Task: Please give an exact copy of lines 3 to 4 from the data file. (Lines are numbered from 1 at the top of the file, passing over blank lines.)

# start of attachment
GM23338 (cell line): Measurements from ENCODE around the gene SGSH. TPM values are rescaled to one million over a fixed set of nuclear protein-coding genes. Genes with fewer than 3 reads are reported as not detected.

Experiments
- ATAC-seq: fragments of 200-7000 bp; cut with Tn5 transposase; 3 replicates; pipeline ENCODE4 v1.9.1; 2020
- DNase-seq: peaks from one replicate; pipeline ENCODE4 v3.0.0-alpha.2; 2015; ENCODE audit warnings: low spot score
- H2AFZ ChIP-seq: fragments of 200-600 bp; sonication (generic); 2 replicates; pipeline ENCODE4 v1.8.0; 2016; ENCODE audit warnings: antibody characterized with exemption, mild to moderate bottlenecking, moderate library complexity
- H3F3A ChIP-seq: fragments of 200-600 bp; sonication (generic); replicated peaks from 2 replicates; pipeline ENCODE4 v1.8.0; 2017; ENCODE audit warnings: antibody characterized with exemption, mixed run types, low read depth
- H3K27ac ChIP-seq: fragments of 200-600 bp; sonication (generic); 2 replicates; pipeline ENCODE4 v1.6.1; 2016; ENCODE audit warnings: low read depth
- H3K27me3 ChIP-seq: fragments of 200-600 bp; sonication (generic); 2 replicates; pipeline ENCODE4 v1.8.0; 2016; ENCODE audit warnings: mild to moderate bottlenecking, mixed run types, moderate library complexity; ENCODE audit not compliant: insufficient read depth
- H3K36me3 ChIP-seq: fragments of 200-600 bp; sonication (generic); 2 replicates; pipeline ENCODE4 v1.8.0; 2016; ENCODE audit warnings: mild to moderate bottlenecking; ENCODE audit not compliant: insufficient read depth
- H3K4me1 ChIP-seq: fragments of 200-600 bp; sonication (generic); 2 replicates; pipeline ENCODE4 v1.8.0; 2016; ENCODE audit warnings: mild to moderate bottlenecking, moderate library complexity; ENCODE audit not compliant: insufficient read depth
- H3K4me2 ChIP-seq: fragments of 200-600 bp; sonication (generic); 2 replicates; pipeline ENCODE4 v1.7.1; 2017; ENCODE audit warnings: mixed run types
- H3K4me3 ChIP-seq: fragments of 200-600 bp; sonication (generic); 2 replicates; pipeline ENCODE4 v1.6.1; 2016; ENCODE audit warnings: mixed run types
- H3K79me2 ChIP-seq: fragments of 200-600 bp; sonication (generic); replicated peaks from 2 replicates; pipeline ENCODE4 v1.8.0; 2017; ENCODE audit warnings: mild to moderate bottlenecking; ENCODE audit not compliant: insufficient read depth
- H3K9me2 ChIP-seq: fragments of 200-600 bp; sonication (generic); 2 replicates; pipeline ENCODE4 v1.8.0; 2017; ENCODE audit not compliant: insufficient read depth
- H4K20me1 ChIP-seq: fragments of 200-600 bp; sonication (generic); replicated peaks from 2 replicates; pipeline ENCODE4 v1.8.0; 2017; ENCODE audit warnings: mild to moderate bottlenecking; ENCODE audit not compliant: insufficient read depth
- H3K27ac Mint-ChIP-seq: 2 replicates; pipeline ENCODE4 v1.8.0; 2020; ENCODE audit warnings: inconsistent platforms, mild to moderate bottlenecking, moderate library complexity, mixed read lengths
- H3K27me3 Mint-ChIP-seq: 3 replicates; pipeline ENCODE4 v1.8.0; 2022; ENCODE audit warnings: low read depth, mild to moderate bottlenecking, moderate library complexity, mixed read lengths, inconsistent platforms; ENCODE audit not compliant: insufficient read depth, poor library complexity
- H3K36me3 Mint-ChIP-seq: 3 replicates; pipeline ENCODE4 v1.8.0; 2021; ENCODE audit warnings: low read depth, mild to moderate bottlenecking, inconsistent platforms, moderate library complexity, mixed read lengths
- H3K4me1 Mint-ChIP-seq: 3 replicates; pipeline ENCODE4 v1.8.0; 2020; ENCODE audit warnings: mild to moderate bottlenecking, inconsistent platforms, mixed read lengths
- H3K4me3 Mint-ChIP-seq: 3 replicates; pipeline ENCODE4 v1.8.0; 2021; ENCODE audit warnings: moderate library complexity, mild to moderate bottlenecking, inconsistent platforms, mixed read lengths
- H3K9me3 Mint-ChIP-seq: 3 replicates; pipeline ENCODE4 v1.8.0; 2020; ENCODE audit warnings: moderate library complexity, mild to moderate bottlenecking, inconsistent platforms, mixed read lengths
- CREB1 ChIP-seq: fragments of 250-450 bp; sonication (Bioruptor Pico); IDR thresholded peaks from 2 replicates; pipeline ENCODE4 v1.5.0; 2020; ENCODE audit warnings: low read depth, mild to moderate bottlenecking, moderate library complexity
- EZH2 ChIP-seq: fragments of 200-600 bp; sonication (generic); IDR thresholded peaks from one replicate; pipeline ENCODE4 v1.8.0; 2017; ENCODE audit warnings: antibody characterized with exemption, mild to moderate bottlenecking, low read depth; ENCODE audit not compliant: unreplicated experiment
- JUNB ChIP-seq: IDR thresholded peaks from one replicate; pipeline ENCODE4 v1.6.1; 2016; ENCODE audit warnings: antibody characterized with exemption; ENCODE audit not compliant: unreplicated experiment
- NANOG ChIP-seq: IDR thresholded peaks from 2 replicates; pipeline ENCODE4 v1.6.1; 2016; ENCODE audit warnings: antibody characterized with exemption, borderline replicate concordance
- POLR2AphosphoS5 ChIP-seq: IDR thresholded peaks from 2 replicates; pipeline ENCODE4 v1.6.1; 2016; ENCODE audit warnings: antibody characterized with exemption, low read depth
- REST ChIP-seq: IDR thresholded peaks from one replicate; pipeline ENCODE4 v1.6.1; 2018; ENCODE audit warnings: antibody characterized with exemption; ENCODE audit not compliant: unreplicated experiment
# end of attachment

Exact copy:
- ATAC-seq: fragments of 200-7000 bp; cut with Tn5 transposase; 3 replicates; pipeline ENCODE4 v1.9.1; 2020
- DNase-seq: peaks from one replicate; pipeline ENCODE4 v3.0.0-alpha.2; 2015; ENCODE audit warnings: low spot score